Arbitrage in Advertising-Related Search

There is a fascinating discussion debate/underway between the folks at O’Reilly and various critics. The latter are claiming that O’Reilly’s sites are complict in search-spamming — the idea of raising a site’s ranking by gaming Google’s (and others) search algorithms. People used to do that sort of thing by hiding meta tags in HTML documents, and then there were link farms, and the latest twist is buying ads on high-profile websites, like O’Reilly’s, for the sole purpose of raising your own search ranking.

Why does that work? It works because pagerank means that when someone with a high page rank points to you that you must be important too. In other words, if there is a persistent link on an O’Reilly site to my site, and O’Reilly is highly-ranked (which it is), then my site ranking should go up in Google’s “mind”.

All of this breaks down, however, if people are paying for the link. If my important site is being paid to link to your less important site then you go up in ranking, but not based on merit. That, in effect, is what critics are saying that O’Reilly is doing, whether consciously or unconsciously, by running ads from various sites that really don’t expect click-throughs, that are only really hoping to benefit from being run on a site with a high pagerank.

As Tim O’Reilly rightly points out in a post today, this is really a kind of arbitrage. Because there is a mechanism for a mortgage broker, say, to raise their profile in Google’s searches — all they need to do is buy the right Adword. The trouble is, however, prized Adwords, like “mortgage”, have become very expensive, so people have creatively begun looking for other ways to raise their profile, thus leading them to the admittedly clever idea of paying a lower ad rate — arbitraging the different price of pagerank in related markets — to put a link back to their own site on a page with a higher ranking than their own.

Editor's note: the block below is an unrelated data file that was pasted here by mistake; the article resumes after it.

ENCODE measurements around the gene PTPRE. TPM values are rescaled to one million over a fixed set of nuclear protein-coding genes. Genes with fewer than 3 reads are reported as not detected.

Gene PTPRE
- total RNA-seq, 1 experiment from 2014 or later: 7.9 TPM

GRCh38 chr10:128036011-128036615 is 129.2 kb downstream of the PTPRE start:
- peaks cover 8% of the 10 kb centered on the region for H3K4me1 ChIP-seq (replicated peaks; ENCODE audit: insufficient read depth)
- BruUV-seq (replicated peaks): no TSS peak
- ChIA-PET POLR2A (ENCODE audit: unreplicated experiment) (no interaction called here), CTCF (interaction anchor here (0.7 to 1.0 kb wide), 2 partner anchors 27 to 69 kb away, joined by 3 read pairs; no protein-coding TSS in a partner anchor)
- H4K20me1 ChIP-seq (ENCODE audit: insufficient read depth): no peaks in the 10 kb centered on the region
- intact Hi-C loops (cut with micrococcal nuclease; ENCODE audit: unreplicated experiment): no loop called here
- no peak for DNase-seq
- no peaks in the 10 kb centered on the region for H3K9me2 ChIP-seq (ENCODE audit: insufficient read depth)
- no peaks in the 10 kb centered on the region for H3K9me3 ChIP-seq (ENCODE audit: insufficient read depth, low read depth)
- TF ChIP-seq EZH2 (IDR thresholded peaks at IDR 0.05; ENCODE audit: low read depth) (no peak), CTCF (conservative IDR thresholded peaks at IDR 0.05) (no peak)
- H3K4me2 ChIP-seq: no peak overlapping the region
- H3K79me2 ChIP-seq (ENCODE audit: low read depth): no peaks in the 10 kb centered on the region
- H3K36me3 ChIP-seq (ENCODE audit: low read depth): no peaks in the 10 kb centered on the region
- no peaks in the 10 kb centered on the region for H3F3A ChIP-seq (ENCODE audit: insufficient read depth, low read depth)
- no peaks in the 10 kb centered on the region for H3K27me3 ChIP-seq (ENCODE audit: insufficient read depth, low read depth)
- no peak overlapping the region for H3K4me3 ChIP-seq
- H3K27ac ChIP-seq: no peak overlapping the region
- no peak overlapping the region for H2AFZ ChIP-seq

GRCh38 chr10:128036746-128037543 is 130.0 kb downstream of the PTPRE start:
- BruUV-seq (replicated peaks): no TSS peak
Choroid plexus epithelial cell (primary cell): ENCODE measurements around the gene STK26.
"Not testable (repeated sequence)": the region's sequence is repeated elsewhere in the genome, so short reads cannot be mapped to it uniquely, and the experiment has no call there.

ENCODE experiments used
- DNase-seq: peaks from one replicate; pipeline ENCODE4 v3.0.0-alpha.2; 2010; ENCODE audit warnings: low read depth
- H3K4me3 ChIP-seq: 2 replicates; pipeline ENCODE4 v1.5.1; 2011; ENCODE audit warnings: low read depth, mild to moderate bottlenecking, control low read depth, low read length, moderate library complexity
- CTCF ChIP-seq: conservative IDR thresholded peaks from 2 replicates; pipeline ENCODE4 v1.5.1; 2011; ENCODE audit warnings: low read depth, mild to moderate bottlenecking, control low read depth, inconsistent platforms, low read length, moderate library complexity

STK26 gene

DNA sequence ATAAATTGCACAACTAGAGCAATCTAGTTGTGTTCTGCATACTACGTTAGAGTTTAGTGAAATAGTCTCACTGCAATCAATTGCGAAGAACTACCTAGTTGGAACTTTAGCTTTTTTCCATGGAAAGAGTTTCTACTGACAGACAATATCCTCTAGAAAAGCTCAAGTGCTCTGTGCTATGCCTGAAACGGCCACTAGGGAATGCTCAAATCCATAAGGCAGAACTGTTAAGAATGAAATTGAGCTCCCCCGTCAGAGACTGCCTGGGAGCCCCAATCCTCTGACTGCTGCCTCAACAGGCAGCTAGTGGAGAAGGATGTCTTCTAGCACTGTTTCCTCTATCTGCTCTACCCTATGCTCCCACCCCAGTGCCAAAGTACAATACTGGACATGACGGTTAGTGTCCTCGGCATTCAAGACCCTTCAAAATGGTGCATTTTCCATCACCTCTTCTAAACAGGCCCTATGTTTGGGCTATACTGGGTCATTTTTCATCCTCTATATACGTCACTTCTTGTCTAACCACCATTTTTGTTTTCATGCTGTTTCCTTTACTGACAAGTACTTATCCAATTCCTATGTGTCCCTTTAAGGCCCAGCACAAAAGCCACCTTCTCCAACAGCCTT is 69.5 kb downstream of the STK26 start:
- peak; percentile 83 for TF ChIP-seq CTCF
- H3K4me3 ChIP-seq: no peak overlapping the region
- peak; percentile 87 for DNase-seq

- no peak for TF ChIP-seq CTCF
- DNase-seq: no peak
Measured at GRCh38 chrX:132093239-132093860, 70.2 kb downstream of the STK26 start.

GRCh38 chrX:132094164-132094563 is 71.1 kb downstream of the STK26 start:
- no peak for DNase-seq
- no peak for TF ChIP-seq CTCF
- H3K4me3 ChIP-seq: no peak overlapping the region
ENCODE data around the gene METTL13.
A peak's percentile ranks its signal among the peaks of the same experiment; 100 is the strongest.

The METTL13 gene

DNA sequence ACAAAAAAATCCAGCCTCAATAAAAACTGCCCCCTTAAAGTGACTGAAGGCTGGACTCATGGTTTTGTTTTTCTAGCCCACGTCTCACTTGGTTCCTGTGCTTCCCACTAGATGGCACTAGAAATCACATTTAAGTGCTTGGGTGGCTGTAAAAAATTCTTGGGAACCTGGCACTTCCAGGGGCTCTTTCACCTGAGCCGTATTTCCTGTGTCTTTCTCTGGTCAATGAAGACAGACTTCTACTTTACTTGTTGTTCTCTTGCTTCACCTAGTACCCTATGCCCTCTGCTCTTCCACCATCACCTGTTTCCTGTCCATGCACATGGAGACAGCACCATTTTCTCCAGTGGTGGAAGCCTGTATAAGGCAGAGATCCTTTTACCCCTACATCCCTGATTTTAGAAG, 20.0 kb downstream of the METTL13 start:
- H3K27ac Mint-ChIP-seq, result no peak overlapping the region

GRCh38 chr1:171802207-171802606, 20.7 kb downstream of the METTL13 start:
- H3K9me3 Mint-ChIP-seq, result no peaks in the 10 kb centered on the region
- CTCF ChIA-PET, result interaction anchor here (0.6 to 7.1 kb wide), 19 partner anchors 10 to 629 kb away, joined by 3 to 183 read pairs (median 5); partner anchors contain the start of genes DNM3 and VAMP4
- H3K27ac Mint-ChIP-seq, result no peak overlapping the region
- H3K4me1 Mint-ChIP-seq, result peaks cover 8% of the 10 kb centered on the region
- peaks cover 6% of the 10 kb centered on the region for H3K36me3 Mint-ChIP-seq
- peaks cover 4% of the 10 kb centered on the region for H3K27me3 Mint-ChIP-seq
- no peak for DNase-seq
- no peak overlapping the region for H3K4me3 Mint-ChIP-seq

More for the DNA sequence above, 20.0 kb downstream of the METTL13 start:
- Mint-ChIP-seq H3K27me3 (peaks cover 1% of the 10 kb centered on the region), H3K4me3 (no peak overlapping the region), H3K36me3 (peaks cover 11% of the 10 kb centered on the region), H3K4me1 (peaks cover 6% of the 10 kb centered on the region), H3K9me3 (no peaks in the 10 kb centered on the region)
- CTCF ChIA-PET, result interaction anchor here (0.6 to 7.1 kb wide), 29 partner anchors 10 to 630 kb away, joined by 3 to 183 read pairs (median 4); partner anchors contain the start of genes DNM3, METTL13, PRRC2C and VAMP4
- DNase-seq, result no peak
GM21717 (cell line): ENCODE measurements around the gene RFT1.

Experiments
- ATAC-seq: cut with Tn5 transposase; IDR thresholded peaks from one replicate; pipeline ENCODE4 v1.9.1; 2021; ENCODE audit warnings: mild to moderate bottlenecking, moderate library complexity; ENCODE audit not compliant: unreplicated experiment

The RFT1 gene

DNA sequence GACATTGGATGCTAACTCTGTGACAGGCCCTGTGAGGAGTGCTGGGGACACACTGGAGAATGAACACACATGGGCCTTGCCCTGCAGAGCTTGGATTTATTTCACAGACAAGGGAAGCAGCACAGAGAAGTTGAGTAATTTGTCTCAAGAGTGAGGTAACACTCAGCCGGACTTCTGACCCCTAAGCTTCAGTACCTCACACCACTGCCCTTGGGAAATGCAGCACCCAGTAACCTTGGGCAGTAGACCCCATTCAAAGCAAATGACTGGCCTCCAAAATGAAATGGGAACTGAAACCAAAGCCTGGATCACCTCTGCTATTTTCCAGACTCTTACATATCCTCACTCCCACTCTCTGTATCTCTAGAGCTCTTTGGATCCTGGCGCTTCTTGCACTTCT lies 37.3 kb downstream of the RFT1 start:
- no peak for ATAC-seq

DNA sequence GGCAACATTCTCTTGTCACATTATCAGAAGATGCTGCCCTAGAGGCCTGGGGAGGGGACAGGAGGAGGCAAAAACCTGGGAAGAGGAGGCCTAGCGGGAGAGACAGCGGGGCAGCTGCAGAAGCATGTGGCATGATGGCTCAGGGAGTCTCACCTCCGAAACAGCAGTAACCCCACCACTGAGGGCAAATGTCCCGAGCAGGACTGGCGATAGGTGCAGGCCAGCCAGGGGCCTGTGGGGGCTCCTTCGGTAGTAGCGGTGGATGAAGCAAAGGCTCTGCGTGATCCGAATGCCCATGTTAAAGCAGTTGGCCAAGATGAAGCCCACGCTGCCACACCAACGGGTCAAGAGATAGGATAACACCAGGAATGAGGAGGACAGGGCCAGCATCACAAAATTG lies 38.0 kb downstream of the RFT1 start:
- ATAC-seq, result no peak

1. It’s interesting, although perhaps not unsurprising, that advertisers have found such workarounds. Although I have to admit, embedding ads on third-party web sites where the ads are mostly unrelated to the sites’ content for the purpose of fooling the web spiders and not the humans reading the site is a pretty creative solution.
    What’s also interesting is that the CEO of the company was unaware this was happening. Not that he’s asleep at the wheel but that these newfangled methods designed to decrease the cost of clickthroughs are so darn sneaky.

  2. I really like the idea of trying to understand the market dynamics of PPC advertising versus advertising on high PR sites versus achieving organic search visibility through building your own PR.
    Have you found other discussions of around this?